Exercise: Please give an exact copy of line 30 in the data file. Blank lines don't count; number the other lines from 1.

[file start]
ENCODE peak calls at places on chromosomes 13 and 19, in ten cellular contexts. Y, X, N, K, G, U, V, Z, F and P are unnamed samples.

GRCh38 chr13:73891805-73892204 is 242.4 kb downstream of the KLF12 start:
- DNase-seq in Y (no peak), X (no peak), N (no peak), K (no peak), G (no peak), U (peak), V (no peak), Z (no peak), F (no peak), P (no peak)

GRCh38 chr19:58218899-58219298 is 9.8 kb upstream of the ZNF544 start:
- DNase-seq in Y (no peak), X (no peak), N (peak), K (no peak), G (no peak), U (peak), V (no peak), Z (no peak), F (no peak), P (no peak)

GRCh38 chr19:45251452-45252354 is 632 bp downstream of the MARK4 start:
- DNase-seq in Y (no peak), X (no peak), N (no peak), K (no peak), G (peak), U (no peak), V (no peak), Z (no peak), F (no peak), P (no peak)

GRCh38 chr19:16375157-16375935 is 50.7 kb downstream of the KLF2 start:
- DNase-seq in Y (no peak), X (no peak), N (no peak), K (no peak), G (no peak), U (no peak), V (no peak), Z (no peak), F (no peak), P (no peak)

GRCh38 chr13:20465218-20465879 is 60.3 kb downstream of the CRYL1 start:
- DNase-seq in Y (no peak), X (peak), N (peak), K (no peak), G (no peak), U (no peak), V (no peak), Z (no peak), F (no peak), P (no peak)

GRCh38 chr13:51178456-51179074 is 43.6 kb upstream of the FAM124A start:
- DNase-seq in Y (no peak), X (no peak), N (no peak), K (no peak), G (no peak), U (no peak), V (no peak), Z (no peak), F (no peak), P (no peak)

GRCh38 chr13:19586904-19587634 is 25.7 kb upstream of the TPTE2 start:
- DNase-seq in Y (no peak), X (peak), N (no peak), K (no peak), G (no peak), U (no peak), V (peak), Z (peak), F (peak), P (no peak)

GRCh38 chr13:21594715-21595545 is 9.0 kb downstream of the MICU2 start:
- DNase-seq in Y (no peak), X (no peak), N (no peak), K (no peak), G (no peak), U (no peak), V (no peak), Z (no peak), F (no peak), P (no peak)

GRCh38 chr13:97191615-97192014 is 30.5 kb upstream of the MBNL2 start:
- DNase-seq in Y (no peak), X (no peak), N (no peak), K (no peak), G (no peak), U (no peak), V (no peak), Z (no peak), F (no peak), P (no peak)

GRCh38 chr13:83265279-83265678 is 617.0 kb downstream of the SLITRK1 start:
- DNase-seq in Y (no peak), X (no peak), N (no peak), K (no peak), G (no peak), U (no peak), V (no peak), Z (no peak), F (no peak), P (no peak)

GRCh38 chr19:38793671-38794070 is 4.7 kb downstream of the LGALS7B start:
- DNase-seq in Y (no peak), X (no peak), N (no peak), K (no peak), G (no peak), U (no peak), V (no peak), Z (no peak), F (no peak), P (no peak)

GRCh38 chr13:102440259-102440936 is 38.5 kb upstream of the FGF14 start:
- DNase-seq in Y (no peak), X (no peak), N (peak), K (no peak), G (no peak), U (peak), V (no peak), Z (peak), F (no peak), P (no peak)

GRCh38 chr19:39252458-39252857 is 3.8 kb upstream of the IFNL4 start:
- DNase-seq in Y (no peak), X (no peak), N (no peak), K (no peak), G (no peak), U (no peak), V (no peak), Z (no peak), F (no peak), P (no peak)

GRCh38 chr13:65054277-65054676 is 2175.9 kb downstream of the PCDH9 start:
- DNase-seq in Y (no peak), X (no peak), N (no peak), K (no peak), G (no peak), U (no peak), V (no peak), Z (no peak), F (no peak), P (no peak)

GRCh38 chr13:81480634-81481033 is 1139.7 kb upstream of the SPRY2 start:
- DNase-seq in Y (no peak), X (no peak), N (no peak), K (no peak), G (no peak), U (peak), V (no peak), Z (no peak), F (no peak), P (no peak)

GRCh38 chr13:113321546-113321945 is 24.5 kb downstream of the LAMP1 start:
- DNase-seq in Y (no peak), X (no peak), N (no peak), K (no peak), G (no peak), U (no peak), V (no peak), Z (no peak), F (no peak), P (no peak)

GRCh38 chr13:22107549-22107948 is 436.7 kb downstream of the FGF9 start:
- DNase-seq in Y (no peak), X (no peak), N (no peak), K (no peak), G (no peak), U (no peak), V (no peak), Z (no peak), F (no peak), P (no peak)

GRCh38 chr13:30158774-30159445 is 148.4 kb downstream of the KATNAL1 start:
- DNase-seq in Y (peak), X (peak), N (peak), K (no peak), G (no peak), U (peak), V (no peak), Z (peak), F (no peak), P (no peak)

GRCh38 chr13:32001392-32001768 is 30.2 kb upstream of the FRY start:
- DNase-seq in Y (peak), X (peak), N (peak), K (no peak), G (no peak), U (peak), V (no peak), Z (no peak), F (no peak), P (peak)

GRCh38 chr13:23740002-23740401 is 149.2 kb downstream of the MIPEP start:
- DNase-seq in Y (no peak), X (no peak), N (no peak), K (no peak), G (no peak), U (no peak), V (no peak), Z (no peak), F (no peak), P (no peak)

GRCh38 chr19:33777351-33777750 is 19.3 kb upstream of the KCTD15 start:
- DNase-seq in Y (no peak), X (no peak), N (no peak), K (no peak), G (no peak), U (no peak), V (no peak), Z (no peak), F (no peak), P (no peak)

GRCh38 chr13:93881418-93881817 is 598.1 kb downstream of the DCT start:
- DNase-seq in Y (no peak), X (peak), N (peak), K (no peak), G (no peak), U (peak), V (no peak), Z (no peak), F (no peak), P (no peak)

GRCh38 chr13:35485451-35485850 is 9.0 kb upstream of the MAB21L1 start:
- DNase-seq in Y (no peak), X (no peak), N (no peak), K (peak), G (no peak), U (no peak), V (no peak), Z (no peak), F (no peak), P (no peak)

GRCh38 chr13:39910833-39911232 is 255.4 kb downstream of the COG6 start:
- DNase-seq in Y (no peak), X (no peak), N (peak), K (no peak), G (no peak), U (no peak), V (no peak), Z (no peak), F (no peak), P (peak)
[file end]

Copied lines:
GRCh38 chr13:81480634-81481033 is 1139.7 kb upstream of the SPRY2 start: